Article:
Survey of smaller transit operators reveals need for additional COVID relief

Small-urban and rural transit systems face major service cuts as CARES Act funding dwindles

January 25, 2021 / 2 minute read
Small-urban and rural transit systems COVID-19 relief funding

A recent survey from the Community Transportation Association of America (CTAA) of its rural and small-urban transit system members reveals a need for additional COVID-19 funding aid for public transportation systems.

CTAA says without additional federal funding support, many small-urban and rural transit systems face major service cuts and the inability to continue providing the essential services they do everyday as CARES Act funding dwindles.

“Public transit is a national program,” CTAA Executive Director Scott Bogren said in a statement. “CTAA and its members strongly urge the Biden Administration and Congress, in any COVID-19 stimulus package, to utilize the standard formulas for rural, urban, and specialized transit to ensure that all transit agencies receive vitally needed funding to continue providing essential trips all across the nation.”

The survey revealed CTAA’s rural and small-urban members have tended to spend down CARES Act funding more slowly than the nation’s largest metropolitan transit properties, but are starting to run out of those funds. Due to the COVID-19 pandemic, average rural transit system leadership expect at least 19 more months of economic hardship at the local level, but expect to have CARES Act allocations last another 9.6 months. Small-urban transit responders expect their current CARES Act allocations to last another 13.1 months.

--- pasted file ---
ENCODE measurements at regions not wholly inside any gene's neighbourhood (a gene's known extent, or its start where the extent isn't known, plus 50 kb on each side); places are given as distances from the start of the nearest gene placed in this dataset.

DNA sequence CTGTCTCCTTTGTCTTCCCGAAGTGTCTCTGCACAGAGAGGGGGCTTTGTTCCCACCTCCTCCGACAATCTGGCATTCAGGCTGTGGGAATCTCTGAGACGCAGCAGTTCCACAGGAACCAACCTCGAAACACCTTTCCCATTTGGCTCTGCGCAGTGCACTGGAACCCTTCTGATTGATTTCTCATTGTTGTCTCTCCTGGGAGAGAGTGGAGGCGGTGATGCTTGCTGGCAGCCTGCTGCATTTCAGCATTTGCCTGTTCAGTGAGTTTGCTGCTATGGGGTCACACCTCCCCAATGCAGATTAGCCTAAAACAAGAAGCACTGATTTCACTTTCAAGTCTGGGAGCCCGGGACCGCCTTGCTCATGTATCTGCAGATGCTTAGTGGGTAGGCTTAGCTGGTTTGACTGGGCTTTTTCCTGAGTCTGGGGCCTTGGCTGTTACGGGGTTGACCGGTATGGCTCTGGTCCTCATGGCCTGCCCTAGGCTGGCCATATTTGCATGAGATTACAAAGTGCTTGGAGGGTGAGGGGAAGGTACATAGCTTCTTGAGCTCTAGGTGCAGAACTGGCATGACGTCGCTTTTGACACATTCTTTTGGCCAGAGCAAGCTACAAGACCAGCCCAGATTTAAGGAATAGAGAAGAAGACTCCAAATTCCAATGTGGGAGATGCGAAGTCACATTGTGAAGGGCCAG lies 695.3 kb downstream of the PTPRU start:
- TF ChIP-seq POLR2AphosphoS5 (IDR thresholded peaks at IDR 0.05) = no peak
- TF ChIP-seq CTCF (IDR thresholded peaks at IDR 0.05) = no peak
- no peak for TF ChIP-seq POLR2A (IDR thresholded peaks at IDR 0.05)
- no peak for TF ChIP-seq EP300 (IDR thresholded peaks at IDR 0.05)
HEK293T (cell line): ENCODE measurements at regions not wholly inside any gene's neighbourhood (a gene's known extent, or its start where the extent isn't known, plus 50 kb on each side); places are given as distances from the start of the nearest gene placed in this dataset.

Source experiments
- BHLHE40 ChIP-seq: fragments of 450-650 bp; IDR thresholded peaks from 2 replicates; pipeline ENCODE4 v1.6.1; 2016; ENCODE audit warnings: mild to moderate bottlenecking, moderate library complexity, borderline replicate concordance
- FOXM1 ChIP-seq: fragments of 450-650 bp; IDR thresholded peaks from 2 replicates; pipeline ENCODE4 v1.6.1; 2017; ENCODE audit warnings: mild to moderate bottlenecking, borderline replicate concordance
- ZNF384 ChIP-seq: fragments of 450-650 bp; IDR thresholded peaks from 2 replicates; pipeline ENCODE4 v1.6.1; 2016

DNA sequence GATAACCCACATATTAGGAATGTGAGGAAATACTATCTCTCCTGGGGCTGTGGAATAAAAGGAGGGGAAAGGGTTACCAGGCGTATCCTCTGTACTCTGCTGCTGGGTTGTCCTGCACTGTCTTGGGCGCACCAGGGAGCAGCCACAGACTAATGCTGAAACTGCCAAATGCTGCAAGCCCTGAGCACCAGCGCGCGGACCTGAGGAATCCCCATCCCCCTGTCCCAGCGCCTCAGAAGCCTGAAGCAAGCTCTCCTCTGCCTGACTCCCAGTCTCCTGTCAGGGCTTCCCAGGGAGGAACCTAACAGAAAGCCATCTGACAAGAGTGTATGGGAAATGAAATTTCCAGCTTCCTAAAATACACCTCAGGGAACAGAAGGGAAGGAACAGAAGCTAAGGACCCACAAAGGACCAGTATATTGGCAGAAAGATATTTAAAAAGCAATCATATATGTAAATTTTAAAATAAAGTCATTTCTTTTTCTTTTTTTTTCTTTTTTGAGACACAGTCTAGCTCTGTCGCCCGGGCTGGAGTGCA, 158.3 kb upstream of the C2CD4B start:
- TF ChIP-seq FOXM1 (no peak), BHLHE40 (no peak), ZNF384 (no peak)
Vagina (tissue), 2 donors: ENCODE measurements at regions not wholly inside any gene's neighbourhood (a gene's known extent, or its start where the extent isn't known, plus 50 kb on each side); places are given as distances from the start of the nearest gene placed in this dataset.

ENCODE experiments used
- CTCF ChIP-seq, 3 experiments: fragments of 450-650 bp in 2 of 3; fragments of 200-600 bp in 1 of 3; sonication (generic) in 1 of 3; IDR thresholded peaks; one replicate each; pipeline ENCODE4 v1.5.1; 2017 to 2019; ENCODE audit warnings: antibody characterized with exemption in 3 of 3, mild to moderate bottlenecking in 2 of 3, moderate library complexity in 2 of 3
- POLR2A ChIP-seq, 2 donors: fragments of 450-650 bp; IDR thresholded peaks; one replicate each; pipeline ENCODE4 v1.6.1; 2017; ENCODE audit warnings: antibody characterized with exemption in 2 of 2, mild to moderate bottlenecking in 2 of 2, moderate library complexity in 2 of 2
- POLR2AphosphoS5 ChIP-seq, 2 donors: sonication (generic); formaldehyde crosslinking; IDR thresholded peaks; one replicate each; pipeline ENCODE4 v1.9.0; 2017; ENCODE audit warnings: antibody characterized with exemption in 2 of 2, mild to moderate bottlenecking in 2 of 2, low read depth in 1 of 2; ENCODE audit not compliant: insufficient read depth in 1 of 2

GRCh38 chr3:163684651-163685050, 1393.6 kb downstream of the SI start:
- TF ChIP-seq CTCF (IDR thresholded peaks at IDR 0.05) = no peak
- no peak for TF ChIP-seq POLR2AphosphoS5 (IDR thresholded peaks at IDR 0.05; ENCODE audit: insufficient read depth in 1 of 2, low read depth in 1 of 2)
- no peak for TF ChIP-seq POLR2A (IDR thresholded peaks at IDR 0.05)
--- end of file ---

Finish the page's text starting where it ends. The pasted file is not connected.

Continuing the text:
CTAA’s rural and small-urban transit system members report numerous service cuts in the past 10 months during the COVID-19 pandemic yet have lost “only” around half of their normal ridership. More than two-thirds (68%) of rural system responders reported cutting service in the past 10 months. Interestingly, 25% of rural system responders reported adding service during the pandemic to assist with food, meal, and prescription delivery. Seventy (70%) percent of small-urban transit system responders reported service cuts in the past 10 months.

Only 39 of the nation’s 320 small-urbanized areas (population between 50,000-200,000) received Coronavirus Response and Relief Supplemental Appropriations Act (CRRSAA) funding. Twenty-eight (28) state DOTs received no rural transit funding assistance through CRRSAA. For the vast majority of rural and small-urban transit systems and passengers, CRRSAA provides no benefit, CTAA says.

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SOURCE: Community Transportation Association of America

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